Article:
Skip to main content

The Righteous Mind – Jonathan Haidt *****

Don’t be put off by the title of this book (or the subtitle ‘why good people are divided by politics and religion’). Although they are technically correct they don’t give a full sense of the glory of what is certainly the best popular science book I have read this year, and comes easily into my top ten ever.
Jonathan Haidt is a psychologist who specializes in morality. We are inundated with books about human behaviours and traits – and many of them are rather tedious – but this is a totally different beast. Not only is it a real page turner but it is full of ‘Oh! Is that why?!’ moments when the reader gets an explanation for some strange behaviour of human beings that they have never fully understood.
I ought to say that this isn’t like a book about general relativity, say, where even though there are alternative theories, the core has been vastly tried and tested over the years. What is presented here is the work of Haidt and his team and there may well be psychologists who disagree with his model in its entirety. But the great thing is that, if there are, his model explains why they do.
I don’t want to over-inflate the importance of this, but I felt a bit like I did as a teenager when reading Isaac Asimov’s Foundation trilogy. The idea that the Foundation’s mathematics could predict the way human society behaved into the future was entrancing. But, in the end, it was fiction. Reading Haidt’s ideas I got a similar jolt, but based on sensible relatively simple observations. It’s almost too right to be wrong.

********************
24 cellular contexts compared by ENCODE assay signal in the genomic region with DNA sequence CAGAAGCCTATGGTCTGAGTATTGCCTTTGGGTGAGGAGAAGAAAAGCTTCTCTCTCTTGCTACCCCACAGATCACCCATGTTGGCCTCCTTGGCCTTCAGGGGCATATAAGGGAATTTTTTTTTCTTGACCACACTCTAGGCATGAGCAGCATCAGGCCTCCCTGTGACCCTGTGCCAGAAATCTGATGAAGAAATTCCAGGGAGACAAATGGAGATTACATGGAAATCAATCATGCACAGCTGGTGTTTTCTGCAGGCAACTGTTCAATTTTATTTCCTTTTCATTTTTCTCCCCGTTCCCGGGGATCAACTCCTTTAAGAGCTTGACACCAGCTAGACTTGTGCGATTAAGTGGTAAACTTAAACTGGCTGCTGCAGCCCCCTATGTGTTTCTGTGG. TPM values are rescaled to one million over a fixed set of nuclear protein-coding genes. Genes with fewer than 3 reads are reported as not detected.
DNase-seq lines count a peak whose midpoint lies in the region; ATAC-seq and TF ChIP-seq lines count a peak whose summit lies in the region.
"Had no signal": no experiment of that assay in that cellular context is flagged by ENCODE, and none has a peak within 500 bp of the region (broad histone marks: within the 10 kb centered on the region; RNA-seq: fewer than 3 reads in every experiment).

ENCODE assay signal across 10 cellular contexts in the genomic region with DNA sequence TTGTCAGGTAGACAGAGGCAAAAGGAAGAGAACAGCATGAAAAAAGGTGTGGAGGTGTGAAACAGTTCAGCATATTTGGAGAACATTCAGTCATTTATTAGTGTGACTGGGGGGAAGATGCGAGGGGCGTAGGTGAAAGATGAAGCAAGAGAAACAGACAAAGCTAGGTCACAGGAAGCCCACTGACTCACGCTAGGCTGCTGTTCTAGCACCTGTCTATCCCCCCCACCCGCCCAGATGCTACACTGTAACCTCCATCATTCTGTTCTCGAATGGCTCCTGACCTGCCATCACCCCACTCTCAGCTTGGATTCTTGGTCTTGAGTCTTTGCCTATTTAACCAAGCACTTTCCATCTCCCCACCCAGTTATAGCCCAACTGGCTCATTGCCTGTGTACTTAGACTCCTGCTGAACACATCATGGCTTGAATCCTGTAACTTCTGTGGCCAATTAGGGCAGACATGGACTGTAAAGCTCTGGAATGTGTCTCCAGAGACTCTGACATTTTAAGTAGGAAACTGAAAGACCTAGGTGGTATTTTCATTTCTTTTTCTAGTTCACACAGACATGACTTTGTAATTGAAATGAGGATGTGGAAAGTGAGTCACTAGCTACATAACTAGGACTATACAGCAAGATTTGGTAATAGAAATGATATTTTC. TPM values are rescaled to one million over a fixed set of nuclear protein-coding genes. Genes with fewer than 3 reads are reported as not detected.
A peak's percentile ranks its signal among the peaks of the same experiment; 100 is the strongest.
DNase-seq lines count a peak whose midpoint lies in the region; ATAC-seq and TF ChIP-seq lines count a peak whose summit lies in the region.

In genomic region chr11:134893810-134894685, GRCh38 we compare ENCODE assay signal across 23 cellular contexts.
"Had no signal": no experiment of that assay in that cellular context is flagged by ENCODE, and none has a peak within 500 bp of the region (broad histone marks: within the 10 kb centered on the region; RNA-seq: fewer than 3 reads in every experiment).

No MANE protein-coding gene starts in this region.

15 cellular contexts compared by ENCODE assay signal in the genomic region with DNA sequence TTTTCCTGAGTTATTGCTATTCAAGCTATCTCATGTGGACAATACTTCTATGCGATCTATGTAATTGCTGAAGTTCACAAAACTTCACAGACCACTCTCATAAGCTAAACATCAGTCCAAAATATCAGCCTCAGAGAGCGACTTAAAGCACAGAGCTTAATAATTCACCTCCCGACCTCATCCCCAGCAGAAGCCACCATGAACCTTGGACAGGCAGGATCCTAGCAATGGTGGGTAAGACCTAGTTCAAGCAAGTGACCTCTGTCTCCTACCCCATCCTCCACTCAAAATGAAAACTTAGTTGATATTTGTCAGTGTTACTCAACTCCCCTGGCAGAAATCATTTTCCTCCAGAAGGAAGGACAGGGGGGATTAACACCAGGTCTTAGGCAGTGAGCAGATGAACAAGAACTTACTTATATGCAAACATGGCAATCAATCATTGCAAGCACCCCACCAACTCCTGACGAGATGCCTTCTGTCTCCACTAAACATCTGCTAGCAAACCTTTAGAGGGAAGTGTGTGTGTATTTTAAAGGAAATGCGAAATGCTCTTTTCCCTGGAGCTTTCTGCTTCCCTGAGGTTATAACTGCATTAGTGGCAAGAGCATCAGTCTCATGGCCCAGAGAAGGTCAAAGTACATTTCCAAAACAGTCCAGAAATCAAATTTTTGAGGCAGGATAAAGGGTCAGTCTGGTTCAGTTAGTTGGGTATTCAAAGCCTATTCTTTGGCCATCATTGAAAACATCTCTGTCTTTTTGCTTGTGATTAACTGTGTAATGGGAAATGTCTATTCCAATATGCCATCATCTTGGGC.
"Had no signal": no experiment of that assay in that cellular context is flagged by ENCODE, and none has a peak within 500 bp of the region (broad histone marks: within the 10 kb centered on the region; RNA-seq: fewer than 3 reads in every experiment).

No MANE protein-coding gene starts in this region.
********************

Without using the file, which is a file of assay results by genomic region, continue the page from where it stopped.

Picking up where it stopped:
The Righteous Mind suggest that we make moral decisions intuitively and then justify them using rational argument. It presents six dimensions (care/harm, fairness/cheating, liberty/oppression, loyalty/betrayal, authority/subversion and sanctity/degradation) as the framework in which we make these moral decisions. And shows how the two main political wings differ in that the left almost entirely bases its thinking on the first two dimensions (with a touch of the third), while the right tends to use all six much more evenly. This apparently simple observation results in some truly impressive insights.
Every politician should be forced to read this book before taking office. And everyone who believes that people from the opposite end of the political spectrum is evil, wrong and stupid should also read it. As should every wild-eyed scientific atheist who proclaims that religion is entirely bad and without redeeming features. And every fundamentalist religious supporter who believes liberals and atheists should be burned.
Perhaps the most fascinating part of the book is the way that Haidt, a left wing intellectual atheist, comes to realize that his own position and views are blinkered, just as much as any right wing religious bigot. Truly brilliant.

Hardback 

Kindle 
Using these links earns us commission at no cost to you
Review by Brian Clegg

Comments

Popular posts from this blog

David Latchman - Interview